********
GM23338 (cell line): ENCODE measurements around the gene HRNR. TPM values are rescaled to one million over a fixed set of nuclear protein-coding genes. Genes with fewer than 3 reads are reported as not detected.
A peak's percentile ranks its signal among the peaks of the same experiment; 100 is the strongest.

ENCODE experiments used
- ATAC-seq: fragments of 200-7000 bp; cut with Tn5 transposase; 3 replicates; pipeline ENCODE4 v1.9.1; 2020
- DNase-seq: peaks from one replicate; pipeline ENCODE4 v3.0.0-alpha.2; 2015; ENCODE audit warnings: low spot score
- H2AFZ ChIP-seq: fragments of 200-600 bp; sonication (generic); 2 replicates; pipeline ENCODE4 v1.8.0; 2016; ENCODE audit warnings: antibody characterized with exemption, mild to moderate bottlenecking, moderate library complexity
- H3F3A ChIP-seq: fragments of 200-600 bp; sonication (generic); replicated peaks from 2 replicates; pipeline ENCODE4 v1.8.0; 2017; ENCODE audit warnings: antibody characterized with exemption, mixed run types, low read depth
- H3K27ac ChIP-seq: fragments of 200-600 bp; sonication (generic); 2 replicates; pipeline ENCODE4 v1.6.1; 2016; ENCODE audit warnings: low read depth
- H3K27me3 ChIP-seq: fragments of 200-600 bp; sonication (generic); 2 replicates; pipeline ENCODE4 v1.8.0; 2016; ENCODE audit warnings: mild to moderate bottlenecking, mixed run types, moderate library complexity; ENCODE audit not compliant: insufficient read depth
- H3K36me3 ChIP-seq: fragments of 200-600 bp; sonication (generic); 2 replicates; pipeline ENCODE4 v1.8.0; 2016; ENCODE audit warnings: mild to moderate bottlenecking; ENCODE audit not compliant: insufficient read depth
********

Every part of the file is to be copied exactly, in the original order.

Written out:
GM23338 (cell line): ENCODE measurements around the gene HRNR. TPM values are rescaled to one million over a fixed set of nuclear protein-coding genes. Genes with fewer than 3 reads are reported as not detected.
A peak's percentile ranks its signal among the peaks of the same experiment; 100 is the strongest.

ENCODE experiments used
- ATAC-seq: fragments of 200-7000 bp; cut with Tn5 transposase; 3 replicates; pipeline ENCODE4 v1.9.1; 2020
- DNase-seq: peaks from one replicate; pipeline ENCODE4 v3.0.0-alpha.2; 2015; ENCODE audit warnings: low spot score
- H2AFZ ChIP-seq: fragments of 200-600 bp; sonication (generic); 2 replicates; pipeline ENCODE4 v1.8.0; 2016; ENCODE audit warnings: antibody characterized with exemption, mild to moderate bottlenecking, moderate library complexity
- H3F3A ChIP-seq: fragments of 200-600 bp; sonication (generic); replicated peaks from 2 replicates; pipeline ENCODE4 v1.8.0; 2017; ENCODE audit warnings: antibody characterized with exemption, mixed run types, low read depth
- H3K27ac ChIP-seq: fragments of 200-600 bp; sonication (generic); 2 replicates; pipeline ENCODE4 v1.6.1; 2016; ENCODE audit warnings: low read depth
- H3K27me3 ChIP-seq: fragments of 200-600 bp; sonication (generic); 2 replicates; pipeline ENCODE4 v1.8.0; 2016; ENCODE audit warnings: mild to moderate bottlenecking, mixed run types, moderate library complexity; ENCODE audit not compliant: insufficient read depth
- H3K36me3 ChIP-seq: fragments of 200-600 bp; sonication (generic); 2 replicates; pipeline ENCODE4 v1.8.0; 2016; ENCODE audit warnings: mild to moderate bottlenecking; ENCODE audit not compliant: insufficient read depth